Mirror agnosia is a situation where the person is unable to use mirror information in interpreting the seen world. Ramachandran et al, described four patients who had left homonymous hemianopia and when a reflection of an object to the patients left was seen by the patient in a mirror held in his seeing field and was asked to localize the object he localized it inside the mirror. This changed when the mirror was moved in front of the patient indicating that it might have been due to neglect. Another study showed the same phenomena in persons without field defect and had persistent defect in mirror image recognition, irrespective of where the mirror was stationed. The site of pathology in mirror agnosia is in the inferior posterior parietal lobule [5,6]. Mirror ataxia was the term used to describe a group of patients who had slowly learnt to redirect their movement to real object but with directional errors. The structure involved in these phenomena was found to be anterior intraparietal sulcus. The term mirror apraxia indicates all types of difficulty reaching to objects presented through a mirror and abnormality is located in posterior parietal cortex [7,8]. Patients who go behind the mirror are probably trying to solve the mystery of the optical illusion. In spite of knowledge that the object is behind, some patients still search behind the mirror indicating the problem is in visuomotor transformation process needed for motor control due to dissociation between explicit knowledge of object in space and implicit ability to interact with mirrors. This was described in patients with dementia as early as 1890 by Charcot [9,10]. Ajuriaguerra et al, postulated that recognition of mirror images requires both recognition and dissociation from our living body and their related counterparts [10]. Alzheimer patients sitting in front of mirror and talking to their images are also reported [11]. A phenomena of de-realization and depersonalization in patients with schizophrenia is akin to mirror agnosia, where the patient is unable to differentiate real from unreal [12,13]. Mirror behaviour disintegration is in three forms, first group, who could not recognize themselves, 2nd who accept after repeated explanation and 3rd group who recognize after the second presentation of mirror [14]. They reported that the severe group (1st Group) suffered severe visuospatial disorientation. The patients may have fixed perceptual indicators and looks for objects exactly where they see it irrespective of it being virtual or real, i.e., concrete understanding without abstract interpretation, they suffer from failure of utilization of mirrored space. Mirrored self-misidentification delusion is a situation where the person cannot recognize their own image. This is seen in patients with dementia and schizophrenia [15]. This is an example of a monothematic delusion. All patients with prosopagnosia do not show this phenomenon and hence it is considered to have a delusional content and there can be perceptual abnormality at the background. Evidence for remission and relapse of this symptom is also reported [16]. Preserved ability to recognize photo in some of these patients is reported indicating the specificity of the symptom [17].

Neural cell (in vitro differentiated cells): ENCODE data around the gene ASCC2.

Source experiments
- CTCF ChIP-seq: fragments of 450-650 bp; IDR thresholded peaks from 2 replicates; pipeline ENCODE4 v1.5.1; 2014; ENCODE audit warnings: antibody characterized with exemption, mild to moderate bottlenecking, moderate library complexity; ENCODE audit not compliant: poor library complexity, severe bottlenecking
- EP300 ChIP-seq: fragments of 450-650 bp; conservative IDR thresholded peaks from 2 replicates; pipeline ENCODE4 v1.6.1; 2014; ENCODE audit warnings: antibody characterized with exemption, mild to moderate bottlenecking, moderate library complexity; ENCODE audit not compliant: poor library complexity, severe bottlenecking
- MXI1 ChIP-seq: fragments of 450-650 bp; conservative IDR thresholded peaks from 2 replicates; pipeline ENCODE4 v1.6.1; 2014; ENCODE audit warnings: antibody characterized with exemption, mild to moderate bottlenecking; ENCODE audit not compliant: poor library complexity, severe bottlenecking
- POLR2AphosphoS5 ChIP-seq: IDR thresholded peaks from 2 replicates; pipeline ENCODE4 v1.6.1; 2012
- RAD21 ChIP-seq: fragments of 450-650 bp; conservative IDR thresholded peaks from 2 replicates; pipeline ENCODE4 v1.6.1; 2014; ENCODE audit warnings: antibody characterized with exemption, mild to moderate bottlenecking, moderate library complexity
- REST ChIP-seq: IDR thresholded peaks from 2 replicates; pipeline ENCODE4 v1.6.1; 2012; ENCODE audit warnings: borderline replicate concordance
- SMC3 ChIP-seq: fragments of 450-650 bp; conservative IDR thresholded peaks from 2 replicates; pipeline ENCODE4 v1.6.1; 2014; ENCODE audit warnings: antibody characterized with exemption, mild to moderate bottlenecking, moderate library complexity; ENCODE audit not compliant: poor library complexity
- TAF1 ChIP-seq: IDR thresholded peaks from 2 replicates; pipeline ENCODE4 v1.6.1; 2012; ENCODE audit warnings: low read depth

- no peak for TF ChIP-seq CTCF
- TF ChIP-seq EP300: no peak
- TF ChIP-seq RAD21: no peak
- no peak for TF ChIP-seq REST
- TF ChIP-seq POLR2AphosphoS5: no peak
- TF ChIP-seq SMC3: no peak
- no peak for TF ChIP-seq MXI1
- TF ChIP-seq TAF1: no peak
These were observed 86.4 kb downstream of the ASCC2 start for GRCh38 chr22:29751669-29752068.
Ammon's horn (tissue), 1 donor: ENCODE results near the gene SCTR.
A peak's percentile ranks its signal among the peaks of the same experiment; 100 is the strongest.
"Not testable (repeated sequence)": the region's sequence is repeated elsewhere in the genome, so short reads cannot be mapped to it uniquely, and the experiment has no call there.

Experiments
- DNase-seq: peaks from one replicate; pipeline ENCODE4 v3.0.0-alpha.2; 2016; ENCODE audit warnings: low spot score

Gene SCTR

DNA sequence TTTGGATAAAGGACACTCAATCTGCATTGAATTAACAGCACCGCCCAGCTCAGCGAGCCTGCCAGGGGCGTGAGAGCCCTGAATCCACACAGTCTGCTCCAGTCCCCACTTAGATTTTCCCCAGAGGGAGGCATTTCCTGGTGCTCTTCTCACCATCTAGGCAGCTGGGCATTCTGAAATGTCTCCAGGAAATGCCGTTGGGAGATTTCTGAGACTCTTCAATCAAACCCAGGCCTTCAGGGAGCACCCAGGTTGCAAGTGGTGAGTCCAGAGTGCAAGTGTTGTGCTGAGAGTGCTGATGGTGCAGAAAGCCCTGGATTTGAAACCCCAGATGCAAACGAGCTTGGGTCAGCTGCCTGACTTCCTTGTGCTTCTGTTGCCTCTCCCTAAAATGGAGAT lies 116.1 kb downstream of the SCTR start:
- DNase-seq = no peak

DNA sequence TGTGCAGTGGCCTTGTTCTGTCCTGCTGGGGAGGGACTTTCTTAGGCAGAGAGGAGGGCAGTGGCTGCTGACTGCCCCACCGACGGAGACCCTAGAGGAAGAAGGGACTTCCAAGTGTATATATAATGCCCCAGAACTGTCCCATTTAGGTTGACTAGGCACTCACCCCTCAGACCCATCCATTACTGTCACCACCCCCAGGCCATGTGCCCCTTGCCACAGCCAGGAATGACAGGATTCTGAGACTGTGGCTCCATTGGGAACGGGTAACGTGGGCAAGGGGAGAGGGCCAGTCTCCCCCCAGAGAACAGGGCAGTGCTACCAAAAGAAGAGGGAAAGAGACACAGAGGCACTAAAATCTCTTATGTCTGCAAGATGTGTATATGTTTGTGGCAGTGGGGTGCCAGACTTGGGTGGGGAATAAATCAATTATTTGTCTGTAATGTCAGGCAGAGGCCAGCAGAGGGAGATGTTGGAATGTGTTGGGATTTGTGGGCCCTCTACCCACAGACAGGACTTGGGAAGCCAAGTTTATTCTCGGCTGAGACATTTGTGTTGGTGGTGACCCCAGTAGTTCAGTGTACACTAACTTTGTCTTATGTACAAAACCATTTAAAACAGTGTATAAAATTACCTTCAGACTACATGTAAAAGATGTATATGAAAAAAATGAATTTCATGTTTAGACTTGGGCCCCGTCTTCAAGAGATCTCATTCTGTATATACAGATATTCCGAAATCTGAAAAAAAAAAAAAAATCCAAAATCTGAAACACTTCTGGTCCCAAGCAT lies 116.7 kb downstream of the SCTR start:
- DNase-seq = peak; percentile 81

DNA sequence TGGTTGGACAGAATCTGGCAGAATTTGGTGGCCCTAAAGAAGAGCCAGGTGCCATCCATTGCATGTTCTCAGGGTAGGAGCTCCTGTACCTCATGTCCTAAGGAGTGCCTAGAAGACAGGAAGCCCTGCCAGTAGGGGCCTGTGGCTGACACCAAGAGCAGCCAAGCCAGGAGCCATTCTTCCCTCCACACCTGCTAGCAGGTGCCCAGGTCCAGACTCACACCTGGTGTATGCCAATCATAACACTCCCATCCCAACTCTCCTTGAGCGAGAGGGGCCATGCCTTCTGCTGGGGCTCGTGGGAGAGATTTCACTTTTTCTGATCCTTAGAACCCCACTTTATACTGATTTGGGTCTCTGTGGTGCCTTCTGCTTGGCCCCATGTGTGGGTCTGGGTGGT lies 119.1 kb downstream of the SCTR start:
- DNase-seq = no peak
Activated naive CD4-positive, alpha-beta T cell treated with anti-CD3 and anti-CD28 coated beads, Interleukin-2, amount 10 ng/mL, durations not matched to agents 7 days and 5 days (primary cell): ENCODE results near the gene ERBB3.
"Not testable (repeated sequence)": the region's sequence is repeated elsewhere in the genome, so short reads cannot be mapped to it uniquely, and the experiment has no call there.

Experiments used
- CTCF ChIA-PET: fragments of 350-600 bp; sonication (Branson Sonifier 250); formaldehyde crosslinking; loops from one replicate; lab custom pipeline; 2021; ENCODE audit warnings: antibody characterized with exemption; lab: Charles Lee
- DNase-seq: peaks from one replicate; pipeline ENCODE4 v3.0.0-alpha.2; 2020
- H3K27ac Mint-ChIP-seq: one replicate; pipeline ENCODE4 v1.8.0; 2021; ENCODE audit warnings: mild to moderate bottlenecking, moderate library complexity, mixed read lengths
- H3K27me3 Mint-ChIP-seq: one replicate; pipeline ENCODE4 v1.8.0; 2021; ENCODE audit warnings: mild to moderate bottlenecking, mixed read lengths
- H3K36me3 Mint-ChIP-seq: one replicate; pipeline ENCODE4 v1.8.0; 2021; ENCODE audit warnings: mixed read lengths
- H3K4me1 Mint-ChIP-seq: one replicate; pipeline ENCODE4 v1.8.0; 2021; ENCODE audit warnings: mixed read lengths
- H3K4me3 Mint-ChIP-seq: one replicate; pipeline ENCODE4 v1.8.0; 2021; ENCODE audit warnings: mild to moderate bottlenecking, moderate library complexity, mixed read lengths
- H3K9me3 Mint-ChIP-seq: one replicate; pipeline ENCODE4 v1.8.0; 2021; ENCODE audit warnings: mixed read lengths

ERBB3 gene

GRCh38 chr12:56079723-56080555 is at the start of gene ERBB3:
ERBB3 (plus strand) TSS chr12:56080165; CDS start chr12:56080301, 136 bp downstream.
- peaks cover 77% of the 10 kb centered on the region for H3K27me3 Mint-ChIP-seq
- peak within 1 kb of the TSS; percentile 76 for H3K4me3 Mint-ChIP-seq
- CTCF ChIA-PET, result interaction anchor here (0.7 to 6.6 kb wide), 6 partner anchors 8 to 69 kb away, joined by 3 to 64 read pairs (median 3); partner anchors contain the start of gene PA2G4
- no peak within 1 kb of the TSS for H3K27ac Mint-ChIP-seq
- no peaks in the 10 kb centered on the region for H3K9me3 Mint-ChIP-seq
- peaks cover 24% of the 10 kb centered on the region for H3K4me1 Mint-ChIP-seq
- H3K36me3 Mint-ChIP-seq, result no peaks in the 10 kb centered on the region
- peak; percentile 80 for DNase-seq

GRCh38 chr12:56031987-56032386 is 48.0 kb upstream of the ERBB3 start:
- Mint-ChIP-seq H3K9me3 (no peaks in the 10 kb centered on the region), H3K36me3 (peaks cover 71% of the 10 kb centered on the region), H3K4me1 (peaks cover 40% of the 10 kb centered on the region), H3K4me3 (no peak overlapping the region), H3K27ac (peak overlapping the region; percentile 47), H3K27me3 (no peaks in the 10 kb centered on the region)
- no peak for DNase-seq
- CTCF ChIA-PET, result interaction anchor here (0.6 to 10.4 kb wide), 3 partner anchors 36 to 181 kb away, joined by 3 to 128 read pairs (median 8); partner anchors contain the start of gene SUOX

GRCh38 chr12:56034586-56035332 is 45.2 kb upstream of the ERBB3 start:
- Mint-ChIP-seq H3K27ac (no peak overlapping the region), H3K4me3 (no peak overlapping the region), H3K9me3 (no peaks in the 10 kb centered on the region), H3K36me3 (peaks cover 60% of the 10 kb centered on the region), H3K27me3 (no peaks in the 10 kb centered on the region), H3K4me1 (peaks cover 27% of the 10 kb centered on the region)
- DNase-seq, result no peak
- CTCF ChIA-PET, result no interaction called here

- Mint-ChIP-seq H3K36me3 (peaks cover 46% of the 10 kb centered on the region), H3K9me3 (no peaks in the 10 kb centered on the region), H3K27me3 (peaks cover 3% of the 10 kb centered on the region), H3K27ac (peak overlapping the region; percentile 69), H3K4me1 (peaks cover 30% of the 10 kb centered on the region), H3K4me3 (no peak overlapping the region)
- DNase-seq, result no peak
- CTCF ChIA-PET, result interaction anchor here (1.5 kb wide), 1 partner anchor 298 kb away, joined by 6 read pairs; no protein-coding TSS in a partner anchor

Delusional misidentification is the term given to a group of disorders characterized by delusory belief regarding the identification of self, places and objects. Mirror agnosia in right occipital infarct is reported with left visual neglect and right mirror agnosia. Here the hypothesis is nothing is seen on left field. Image seen is believed by brain to be inside the mirror [18]. The right parietal infarct fails to produce the needed physiological mental diplopia in recognizing the mirror image as virtual resulting in mirror image agnosia [18]. According to a study by Beis et al, his patients with cerebrovascular accident having mirror agnosia couldn't modify their behaviour even after object was clearly shown in real space but patients with mirror ataxia on the contrary learned to reach the real object easily [17]. Therefore, they postulated complete defect in mirror image processing causes mirror agnosia and incomplete lesions cause mirror ataxia. Defect in analyzing non-image clues due to hemineglect is attributed as causal in patients unable to locate the contra-lesionally located images. They used a second mirror to re-invert the image of the 1st mirror. They were told to grasp cubes kept at the table looking at the mirror image. Patients with left hemi neglect picked partially and haphazardly, the cubes on the left field but those with right hemi neglect made fewer omissions in the right field [19]. Therefore, a role for spatial reference appears, possible egocentric (personal) vs ergo centric (extra personal) as well as far vs near space. Reflected self-images processing is likely to involve in real time distinct data-linking circuits in the right parietal lobe, and is more common with posterior dementias [20,21].